As time moved forward on its irreversible course the first indications of dusk were felt by the decreasing light and increasing cold. It was more than one hour since the previous ‘wave’ had landed and the third wave should have come at least 15 to 20 minutes back. In a short while, sun would set and with that our hopes of our battalion concentrating would also vanish, as helicopters then did not have night landing facility. With the strength of the enemy slowly increasing, our small detachments scattered in all directions were in danger of being eliminated piecemeal. It was necessary that these detachments continue their resistance in that fashion to retain control of the landing ground (and area around it) so as to enable the remaining battalion to land. But at the same time, to avoid increasing casualties and to be able to defend ourselves effectively it was also necessary to concentrate the existing strength and fight to the last man last round by occupying a proper defensive positions. The only defensible position around was a raised mound – a small high ground – nearby. Occupying a defensive position there would mean losing the control of the helipad, which also meant that as and when battalion lands, it is likely to be slaughtered while landing as I was not in communication with them. A Catch 22 position. Even today, almost 30 years after, I see myself standing in the dark with the sounds of bullets whizzing past, artillery and mortar shells landing around, war cries of Ayo Gorkhali indicating a touch and go situation making life and death difference all for of us and my mind torn between the two alternatives. I was confident that our remaining battalion will land by dawn the next morning. I had over a period of the earlier two battles, (Atgram and Gazipur) developed an implicit trust and confidence in Brig Quinn which now assured me that come what may, he will send the remainder battalion at the earliest. He will not leave us high and dry. In the meanwhile in the second wave our Adjutant Maj Karan Puri – a cool competent and confident officer, loved by men, was wounded while his helicopter was lading and had to be evaluated by the returning flight. Personally to me as well, the battalion, his absence at this crucial stage was a great loss (‘Karan’ was evaluated to Military Hospital in Lucknow. Even during hospitalization, his thoughts were all the time with the battalion, always enquiring regarding the latest information about the battalion. In spite of all our best efforts at the hospital, Karan could not be saved. After a quick confabulation between myself, Maj Maney Malik and Maj Segan, I decided to essentially continue the fight and retain control of the area around the landing pad till the next morning while simultaneously sending a small patrol to the nearby high ground to keep it under our control for an alternate contingency mentioned above. Maj Malik (Charlie Company commander) had organized his company (along with the portion of Bravo Company) in to detachments based upon 12 to 15 LMGs and 4 MMGs which by necessity were constantly moving all around to deal with increasing enemy pressure. These tactics (unknown to us at that time) created an impression amongst enemy that our entire battalion had concentrated. (This we came to know while talking to prisoners after the war and that therefore they wanted brigade strength to attack us!) I decided that if the battalion did no t arrive b early morning next day (8 Dec’71) then we would occupy a defensive position on the high ground (a little more raised ground that the surrounding area!) and fight a battle to the finish.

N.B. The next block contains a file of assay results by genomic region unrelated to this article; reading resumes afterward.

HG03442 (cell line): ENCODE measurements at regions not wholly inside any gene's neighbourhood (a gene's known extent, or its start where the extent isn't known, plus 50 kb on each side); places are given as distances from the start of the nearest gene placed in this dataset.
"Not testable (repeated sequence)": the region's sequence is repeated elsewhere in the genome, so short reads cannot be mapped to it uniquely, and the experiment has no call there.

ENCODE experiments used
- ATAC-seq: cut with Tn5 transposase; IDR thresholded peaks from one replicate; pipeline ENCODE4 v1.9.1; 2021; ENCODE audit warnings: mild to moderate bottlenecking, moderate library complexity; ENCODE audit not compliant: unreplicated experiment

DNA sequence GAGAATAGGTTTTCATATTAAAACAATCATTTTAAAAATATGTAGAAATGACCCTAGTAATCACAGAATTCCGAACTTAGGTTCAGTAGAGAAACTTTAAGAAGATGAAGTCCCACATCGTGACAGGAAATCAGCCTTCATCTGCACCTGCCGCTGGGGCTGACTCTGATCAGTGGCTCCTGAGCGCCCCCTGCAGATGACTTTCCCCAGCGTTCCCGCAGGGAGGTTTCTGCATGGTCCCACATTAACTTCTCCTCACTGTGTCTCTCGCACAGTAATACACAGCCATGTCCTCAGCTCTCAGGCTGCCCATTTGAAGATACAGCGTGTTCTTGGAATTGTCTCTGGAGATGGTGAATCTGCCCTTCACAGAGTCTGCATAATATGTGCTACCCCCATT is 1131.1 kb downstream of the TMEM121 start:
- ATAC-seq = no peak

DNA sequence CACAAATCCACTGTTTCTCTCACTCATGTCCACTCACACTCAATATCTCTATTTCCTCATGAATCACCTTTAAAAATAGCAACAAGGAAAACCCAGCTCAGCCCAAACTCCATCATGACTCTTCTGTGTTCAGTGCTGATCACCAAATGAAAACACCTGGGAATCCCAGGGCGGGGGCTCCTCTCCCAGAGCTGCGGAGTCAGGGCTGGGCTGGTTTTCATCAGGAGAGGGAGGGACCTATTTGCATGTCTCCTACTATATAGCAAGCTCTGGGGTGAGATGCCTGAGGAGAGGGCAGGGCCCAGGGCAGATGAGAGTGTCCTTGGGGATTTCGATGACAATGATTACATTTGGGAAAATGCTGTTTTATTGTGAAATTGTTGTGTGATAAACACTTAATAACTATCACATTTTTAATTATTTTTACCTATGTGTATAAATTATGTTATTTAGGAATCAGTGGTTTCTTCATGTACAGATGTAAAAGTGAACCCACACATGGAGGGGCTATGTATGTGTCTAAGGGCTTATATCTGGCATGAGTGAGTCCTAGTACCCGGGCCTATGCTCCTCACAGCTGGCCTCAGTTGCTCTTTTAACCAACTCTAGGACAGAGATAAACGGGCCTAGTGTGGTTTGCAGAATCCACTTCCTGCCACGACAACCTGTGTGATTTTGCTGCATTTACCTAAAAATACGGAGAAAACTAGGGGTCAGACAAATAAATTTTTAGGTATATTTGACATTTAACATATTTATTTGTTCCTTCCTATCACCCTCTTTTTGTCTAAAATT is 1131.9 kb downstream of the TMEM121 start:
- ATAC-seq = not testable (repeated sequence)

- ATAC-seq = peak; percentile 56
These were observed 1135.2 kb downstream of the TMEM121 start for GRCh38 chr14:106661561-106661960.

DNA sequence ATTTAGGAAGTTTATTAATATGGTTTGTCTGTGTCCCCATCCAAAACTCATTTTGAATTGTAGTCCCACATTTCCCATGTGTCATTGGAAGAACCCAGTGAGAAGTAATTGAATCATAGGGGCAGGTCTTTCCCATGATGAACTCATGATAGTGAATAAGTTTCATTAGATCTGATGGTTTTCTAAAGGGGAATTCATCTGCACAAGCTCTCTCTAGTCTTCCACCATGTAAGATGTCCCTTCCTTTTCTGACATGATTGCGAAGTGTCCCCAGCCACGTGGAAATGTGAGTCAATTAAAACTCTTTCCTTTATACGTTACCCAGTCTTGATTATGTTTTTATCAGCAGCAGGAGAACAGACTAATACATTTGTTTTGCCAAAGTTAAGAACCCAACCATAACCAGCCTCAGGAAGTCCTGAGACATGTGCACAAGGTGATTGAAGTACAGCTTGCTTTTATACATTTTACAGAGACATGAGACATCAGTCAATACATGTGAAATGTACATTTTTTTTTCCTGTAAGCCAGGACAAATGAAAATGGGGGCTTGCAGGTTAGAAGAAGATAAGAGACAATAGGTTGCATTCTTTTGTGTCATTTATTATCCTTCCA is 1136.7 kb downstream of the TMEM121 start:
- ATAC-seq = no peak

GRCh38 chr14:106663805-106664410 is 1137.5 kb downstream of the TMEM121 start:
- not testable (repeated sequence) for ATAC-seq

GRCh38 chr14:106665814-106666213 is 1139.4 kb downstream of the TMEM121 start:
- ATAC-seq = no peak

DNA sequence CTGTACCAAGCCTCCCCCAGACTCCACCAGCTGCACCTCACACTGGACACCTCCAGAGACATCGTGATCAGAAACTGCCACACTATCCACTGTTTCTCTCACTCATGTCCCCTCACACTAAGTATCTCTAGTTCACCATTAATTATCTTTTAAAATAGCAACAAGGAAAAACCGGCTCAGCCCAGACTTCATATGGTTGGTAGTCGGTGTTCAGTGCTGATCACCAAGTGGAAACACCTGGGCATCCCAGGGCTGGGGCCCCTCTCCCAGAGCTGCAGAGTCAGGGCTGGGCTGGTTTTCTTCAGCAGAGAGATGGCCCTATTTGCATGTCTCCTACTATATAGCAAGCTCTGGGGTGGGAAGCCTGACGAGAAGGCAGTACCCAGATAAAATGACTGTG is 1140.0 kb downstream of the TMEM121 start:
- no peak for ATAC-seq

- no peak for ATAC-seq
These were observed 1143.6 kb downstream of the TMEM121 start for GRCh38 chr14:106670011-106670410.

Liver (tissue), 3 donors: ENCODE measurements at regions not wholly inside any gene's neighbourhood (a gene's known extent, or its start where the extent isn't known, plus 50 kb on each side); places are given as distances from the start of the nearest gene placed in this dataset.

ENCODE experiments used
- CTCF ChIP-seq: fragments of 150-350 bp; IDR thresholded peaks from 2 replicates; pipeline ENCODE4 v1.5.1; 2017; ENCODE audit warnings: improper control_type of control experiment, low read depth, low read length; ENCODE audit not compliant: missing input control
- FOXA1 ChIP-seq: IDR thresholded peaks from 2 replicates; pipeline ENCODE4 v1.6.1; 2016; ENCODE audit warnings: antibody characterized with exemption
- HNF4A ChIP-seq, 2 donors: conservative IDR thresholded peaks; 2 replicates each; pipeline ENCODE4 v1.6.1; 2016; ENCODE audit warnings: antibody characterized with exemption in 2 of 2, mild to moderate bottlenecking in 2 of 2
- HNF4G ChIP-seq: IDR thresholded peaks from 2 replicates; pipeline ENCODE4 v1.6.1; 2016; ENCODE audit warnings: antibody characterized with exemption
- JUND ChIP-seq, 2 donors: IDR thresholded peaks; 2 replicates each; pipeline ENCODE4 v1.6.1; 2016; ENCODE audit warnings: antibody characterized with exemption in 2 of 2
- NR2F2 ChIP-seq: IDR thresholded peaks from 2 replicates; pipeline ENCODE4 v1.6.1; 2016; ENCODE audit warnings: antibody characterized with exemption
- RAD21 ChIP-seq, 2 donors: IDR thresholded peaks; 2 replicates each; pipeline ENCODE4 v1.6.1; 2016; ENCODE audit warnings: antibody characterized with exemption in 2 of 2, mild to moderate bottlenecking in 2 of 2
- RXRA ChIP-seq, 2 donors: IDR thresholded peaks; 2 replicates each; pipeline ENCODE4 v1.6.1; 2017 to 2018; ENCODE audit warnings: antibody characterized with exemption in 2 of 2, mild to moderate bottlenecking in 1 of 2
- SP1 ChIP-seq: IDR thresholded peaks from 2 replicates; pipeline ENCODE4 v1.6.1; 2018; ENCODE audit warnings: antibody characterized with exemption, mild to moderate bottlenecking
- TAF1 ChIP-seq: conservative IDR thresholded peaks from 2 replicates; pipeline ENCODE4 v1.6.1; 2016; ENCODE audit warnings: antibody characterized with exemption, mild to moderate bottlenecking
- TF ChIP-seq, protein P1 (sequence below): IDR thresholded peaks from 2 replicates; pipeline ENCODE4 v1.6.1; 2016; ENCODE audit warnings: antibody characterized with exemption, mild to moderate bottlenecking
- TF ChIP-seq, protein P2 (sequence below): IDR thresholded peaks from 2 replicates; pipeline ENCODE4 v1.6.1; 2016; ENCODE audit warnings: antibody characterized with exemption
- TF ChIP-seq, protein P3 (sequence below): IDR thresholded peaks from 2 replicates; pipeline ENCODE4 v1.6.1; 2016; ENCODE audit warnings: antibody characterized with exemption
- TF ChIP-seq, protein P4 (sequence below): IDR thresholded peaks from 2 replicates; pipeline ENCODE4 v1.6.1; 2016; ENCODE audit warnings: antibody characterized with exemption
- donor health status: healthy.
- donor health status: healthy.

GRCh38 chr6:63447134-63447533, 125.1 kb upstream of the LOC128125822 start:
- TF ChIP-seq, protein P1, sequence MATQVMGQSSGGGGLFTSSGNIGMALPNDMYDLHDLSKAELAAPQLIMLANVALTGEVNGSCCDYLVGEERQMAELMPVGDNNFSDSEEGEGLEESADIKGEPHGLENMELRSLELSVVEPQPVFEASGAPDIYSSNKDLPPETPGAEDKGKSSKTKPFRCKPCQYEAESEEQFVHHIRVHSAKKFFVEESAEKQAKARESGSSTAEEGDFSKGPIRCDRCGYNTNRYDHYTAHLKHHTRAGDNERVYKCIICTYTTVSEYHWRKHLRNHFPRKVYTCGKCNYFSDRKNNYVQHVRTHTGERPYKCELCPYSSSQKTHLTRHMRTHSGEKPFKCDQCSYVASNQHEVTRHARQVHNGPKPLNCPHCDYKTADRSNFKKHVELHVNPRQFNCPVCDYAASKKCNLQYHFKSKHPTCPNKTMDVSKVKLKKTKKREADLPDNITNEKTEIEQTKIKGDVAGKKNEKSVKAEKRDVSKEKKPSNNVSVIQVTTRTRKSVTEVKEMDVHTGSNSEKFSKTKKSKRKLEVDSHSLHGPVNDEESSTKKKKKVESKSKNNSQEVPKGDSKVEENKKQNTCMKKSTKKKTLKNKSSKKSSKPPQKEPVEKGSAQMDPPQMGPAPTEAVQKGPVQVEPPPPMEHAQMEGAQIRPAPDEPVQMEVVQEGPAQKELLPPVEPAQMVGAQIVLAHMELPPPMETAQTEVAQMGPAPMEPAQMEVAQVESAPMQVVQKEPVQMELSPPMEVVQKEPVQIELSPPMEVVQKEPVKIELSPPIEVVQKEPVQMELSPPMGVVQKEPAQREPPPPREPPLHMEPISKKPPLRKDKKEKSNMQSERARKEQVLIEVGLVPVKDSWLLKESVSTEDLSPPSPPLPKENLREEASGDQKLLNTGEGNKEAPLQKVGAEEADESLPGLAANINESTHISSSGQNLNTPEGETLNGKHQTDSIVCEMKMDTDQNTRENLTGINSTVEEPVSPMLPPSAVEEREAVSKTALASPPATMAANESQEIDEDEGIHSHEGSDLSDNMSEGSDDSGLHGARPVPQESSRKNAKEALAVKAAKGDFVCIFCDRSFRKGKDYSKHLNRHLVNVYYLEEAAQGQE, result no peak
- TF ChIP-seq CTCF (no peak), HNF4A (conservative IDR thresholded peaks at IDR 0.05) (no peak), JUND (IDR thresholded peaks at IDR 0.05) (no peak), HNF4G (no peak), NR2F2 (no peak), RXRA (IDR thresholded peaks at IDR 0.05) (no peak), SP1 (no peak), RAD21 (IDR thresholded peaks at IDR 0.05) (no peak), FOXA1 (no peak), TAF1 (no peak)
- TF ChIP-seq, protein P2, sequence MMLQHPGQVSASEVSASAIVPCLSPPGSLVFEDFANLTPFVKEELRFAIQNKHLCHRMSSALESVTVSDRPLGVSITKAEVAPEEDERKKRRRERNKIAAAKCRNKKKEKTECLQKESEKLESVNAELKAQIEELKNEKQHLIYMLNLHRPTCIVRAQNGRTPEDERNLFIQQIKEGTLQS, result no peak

Thus, we had about 20 detachments based upon LMGs and MMGs moving in an expanding circle throughout the night trying to keep the enemy at bay and attempting to enlarge tour control the enemy had commenced its artillery fire. Bringing an effective and accurate artillery fire in the area where we were operating was easy for the enemy. The artillery fire – an area weapon – started slowly but surely, inflicting casualties on our men in the open. But our battalion had learnt at Gazipur, to tae position on hearing the first ‘boom’ (sound of firing) of artillery and mortar fire and before it explodes. It reduced causalities but did not stop it. Unfortunately, even the few casualties that we were suffering could not get medical help. Our Regimental Medical Officer and his medical platoon